As these algorithms understand the type of emails you’re sending out, and that people are interacting and engaging with your emails, you start gaining their trust.
And then when you start sending your complete volume of emails, these spam filters know your emails should be delivered to the inbox.
So here’s a question – what does a mailbox service provider look at before deciding where your emails land?
There are multiple parameters that are taken into consideration, and these parameters vary between different mailboxes. But a few of those continue to stay the same between all of them. Here are a few known parameters that mailboxes use to verify that your email content isn’t spam:
• Subscriber engagement with your emails
• Relevance of content with the subscriber’s general behavior
• Availability of authentication protocols
• Spam complaint rate
• Unsubscribe rate
Can you skip the warmup process and get the right to send emails?
You know you aren’t sending spam to your users. But the spam filtering algorithms don’t.
And these algorithms are the gatekeepers. If they don’t know you, they will not let you in.
If you begin sending out large volumes of emails without warming up your IP and sending domain, you are highly likely to get dropped into their blocklist.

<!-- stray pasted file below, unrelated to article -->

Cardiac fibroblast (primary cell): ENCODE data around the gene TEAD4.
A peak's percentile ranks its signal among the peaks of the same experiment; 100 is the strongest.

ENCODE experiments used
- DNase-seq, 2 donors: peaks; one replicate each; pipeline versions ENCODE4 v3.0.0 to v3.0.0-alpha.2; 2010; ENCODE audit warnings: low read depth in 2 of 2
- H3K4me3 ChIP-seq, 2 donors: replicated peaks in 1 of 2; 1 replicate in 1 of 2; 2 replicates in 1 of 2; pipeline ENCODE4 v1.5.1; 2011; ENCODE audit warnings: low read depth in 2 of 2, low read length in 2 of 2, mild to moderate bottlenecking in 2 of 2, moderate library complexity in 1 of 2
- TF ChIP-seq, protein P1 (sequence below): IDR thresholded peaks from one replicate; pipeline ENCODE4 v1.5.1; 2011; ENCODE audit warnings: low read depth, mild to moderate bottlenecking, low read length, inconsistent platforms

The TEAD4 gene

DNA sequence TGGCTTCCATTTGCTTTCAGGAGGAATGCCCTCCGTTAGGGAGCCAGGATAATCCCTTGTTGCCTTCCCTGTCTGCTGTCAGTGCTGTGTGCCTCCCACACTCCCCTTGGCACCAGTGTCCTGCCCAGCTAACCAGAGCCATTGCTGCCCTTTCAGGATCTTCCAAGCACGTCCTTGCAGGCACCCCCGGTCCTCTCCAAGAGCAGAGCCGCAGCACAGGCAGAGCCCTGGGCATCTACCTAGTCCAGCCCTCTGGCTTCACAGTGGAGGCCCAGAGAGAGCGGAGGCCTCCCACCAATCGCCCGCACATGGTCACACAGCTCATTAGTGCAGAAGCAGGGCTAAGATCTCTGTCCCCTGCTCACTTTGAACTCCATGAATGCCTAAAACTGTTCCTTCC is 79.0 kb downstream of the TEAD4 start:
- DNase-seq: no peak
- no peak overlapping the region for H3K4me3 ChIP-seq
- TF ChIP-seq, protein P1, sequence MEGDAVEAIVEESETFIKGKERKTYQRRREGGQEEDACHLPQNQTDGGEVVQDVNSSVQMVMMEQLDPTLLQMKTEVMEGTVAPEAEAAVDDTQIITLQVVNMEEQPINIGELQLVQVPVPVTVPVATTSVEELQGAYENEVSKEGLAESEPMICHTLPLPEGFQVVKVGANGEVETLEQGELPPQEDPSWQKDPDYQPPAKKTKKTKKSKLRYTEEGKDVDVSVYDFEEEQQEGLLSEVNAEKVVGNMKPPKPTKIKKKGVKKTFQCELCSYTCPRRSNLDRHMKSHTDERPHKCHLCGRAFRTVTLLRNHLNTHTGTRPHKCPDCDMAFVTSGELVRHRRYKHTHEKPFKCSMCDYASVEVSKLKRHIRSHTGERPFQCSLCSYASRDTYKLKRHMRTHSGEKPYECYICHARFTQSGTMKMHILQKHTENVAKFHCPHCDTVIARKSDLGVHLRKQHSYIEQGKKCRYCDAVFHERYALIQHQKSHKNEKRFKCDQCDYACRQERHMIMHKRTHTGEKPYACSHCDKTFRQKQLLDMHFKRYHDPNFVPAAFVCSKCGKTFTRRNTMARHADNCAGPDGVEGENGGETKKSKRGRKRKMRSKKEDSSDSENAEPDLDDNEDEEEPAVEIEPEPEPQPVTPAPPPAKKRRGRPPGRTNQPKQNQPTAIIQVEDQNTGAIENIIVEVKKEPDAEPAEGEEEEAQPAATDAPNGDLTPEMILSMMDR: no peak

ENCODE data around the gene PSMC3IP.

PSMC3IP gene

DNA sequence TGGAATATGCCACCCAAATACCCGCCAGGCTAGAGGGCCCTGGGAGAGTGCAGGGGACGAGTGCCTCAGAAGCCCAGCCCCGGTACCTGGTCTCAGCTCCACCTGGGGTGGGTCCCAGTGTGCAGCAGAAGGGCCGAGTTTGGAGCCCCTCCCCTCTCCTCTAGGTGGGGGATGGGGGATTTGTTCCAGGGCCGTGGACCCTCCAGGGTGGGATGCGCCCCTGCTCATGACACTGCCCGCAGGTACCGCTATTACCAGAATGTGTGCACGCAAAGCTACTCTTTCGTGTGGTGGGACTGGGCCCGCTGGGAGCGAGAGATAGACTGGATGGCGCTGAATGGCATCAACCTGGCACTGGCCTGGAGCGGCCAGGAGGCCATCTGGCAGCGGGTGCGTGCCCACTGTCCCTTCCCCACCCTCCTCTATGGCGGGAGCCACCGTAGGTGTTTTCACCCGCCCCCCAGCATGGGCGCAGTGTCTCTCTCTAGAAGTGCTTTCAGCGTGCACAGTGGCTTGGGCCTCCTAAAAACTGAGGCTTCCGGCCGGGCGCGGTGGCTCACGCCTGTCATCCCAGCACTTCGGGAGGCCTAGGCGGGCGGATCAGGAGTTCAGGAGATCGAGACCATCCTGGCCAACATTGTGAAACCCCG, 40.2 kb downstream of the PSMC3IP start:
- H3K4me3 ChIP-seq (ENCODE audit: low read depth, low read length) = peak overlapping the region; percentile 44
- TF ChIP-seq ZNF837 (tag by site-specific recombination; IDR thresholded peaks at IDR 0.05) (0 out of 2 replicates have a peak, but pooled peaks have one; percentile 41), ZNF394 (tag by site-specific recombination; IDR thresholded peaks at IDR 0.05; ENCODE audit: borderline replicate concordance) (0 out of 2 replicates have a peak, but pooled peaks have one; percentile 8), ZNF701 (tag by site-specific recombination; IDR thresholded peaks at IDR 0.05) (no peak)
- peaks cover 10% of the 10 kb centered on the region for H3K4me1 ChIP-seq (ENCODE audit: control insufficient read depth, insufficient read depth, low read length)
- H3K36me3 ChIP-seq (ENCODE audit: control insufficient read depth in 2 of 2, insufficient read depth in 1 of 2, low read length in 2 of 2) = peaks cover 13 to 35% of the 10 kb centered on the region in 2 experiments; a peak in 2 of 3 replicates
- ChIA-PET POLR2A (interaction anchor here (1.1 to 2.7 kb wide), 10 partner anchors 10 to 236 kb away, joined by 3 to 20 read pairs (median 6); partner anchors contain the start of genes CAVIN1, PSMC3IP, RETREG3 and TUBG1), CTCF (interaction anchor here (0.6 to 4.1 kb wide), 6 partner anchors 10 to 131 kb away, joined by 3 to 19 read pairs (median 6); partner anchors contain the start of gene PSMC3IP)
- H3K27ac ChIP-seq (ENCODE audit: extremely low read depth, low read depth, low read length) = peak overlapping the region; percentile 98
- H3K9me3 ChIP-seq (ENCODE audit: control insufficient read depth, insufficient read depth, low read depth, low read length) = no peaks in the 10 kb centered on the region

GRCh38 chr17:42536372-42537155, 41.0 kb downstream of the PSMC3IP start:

The same applies if you resume email marketing after a month or more. The reputation that your IP and sending domain acquires is known to reset after 30 days of not being used.
In such a case, if you begin sending out your regular email volumes, expecting that your reputation is intact, you’ll experience inboxing issues. So irrespective of your status before you paused your campaigns, it’s of utmost importance to ensure you maintain your reputation consistently with regular email campaigns.
If you have fallen trap to the reputation reset, you know that performing a warm-up every time is tiresome. To avoid this, we always advise our clients to use the heartbeat campaign technique.